- Behavioural information on each breed identified
- Typical disease risk on each breed identified.
At PetHealthCare.co.za we think this is an excellent concept and a good way of getting to know your mix breed doggie better.
If you would like to see examples of previous test results please go to http://www.bipedbiotech.com/muttmix
or visit them on Face Book. The FAQ section on their website is also very informative.
Product Reviewed by: Dr Adel Ferreira
#Freebie Friday Question: Post a picture of your Mutt and tell us what Mix you think your doggie is.
Competition Entry Rules:
- Winner/s will be chosen from the comments in the Facebook post relating to this competition.
- Competition Starts on Friday 21 August and ends at midnight on Monday 21 August. (You have 4 days to enter)
- Late entries will not be accepted.
- One entry per dog is allowed.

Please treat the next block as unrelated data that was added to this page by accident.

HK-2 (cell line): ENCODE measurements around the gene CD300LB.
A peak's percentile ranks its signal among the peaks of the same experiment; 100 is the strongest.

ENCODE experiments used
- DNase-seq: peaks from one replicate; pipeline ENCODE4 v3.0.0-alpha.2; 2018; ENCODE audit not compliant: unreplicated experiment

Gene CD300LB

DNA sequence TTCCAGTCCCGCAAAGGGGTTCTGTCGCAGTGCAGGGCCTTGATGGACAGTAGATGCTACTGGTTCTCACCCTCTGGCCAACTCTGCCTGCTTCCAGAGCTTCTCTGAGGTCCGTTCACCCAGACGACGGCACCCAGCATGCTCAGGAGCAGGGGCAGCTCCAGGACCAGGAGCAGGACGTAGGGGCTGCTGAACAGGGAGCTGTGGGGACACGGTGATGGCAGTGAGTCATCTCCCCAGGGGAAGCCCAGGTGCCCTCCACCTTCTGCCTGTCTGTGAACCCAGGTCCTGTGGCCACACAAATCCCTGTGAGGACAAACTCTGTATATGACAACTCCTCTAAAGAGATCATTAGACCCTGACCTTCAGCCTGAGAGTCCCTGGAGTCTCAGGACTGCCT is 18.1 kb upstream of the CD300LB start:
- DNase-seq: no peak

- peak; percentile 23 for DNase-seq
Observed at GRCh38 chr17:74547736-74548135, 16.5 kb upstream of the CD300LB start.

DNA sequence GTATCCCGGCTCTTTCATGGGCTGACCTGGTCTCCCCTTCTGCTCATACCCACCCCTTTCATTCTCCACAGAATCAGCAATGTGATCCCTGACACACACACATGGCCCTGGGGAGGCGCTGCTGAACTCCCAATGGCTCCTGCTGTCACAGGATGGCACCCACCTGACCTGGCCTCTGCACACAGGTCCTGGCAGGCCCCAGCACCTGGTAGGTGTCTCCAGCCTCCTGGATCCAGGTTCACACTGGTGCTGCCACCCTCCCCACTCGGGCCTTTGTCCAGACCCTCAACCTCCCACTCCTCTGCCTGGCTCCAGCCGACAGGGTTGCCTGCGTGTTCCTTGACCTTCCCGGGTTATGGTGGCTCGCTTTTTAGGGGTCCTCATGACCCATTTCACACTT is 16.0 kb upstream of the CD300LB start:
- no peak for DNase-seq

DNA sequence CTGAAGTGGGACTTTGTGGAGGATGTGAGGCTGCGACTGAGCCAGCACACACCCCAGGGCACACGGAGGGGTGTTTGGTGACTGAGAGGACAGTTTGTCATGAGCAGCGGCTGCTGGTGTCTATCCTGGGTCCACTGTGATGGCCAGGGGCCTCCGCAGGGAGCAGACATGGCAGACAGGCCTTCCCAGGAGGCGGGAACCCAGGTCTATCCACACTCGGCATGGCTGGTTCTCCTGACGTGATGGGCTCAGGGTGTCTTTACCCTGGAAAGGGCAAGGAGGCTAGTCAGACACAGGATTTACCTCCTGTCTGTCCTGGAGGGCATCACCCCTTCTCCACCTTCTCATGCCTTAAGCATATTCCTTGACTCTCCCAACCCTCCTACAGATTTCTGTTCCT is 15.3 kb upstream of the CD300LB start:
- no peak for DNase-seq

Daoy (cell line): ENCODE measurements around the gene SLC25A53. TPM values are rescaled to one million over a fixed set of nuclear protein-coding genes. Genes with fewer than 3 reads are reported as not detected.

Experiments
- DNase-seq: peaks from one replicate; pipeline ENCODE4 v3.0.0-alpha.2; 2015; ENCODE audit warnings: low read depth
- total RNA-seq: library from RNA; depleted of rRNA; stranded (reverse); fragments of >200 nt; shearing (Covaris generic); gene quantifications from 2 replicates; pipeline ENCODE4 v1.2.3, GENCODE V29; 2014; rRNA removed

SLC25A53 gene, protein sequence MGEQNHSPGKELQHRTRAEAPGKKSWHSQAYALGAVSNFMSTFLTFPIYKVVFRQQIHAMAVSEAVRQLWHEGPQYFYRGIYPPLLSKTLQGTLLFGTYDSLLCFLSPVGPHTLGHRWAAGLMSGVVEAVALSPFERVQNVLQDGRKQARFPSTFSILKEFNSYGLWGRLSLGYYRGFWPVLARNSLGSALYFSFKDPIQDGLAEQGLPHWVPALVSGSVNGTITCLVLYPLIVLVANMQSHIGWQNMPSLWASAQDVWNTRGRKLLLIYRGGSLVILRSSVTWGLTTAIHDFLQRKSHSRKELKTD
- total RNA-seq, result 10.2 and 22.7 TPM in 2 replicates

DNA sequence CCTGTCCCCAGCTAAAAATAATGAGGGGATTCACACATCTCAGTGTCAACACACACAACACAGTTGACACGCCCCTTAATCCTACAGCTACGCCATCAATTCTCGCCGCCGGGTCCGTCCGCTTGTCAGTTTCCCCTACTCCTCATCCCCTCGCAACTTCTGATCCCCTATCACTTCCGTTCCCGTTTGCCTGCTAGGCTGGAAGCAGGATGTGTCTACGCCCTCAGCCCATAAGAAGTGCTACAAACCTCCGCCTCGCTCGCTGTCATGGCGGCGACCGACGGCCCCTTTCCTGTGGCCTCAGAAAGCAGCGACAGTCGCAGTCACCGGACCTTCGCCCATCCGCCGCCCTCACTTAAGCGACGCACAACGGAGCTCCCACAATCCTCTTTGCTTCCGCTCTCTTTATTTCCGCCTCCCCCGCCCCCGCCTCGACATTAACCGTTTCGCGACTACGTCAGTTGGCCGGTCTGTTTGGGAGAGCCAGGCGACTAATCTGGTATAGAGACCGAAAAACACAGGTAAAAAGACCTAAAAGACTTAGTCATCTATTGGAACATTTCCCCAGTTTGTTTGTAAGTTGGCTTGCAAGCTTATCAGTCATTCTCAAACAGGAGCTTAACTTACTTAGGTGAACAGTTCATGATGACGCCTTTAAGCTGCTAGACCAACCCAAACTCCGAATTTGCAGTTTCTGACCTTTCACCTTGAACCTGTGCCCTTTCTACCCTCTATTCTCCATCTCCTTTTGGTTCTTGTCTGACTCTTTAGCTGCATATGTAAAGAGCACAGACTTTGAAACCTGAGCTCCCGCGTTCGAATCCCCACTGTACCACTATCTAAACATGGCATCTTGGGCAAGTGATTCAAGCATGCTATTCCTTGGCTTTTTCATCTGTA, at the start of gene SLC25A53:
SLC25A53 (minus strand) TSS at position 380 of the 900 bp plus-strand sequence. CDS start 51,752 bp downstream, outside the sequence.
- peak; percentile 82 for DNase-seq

- Only people residing within the borders of South Africa are allowed to enter.
- People who reside outside the borders of South African may offer to donate their prize to a South African Animal Rescue or Shelter listed here.
- Winners will be announced on this page, as well as on the PetHealthcare Facebook page the following week.
- Winners have *1 week from date of announcement to claim their prize. After this, should they not come forward to claim their prize/s, it will be awarded to the next person/s.
- Winner/s give PetHealthCare permission to post a photo of them or their pet/s enjoying their prize, on our Facebook page and in the monthly Newsletter.
- PetHealthCare and the Sponsor/s reserve the right to choose the winner/s, and no correspondence will be entered into.
Well done Angie and Gilby! Please contact us to claim your prize.